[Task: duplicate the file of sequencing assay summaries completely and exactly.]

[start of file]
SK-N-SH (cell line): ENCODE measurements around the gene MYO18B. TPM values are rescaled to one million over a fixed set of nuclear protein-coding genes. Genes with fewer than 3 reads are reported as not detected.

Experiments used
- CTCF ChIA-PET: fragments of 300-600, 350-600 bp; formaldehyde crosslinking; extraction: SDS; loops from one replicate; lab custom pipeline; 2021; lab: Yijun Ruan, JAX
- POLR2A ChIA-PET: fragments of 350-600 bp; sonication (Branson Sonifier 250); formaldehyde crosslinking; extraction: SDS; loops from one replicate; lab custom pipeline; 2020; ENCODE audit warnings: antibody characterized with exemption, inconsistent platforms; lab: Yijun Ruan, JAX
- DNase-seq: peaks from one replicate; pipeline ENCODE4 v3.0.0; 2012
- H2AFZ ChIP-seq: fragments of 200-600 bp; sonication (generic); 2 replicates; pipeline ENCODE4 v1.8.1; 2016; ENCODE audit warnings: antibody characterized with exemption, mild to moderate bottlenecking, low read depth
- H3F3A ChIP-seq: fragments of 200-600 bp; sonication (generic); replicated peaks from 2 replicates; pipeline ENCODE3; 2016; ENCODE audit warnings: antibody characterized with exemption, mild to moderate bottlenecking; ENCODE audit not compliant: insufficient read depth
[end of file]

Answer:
SK-N-SH (cell line): ENCODE measurements around the gene MYO18B. TPM values are rescaled to one million over a fixed set of nuclear protein-coding genes. Genes with fewer than 3 reads are reported as not detected.

Experiments used
- CTCF ChIA-PET: fragments of 300-600, 350-600 bp; formaldehyde crosslinking; extraction: SDS; loops from one replicate; lab custom pipeline; 2021; lab: Yijun Ruan, JAX
- POLR2A ChIA-PET: fragments of 350-600 bp; sonication (Branson Sonifier 250); formaldehyde crosslinking; extraction: SDS; loops from one replicate; lab custom pipeline; 2020; ENCODE audit warnings: antibody characterized with exemption, inconsistent platforms; lab: Yijun Ruan, JAX
- DNase-seq: peaks from one replicate; pipeline ENCODE4 v3.0.0; 2012
- H2AFZ ChIP-seq: fragments of 200-600 bp; sonication (generic); 2 replicates; pipeline ENCODE4 v1.8.1; 2016; ENCODE audit warnings: antibody characterized with exemption, mild to moderate bottlenecking, low read depth
- H3F3A ChIP-seq: fragments of 200-600 bp; sonication (generic); replicated peaks from 2 replicates; pipeline ENCODE3; 2016; ENCODE audit warnings: antibody characterized with exemption, mild to moderate bottlenecking; ENCODE audit not compliant: insufficient read depth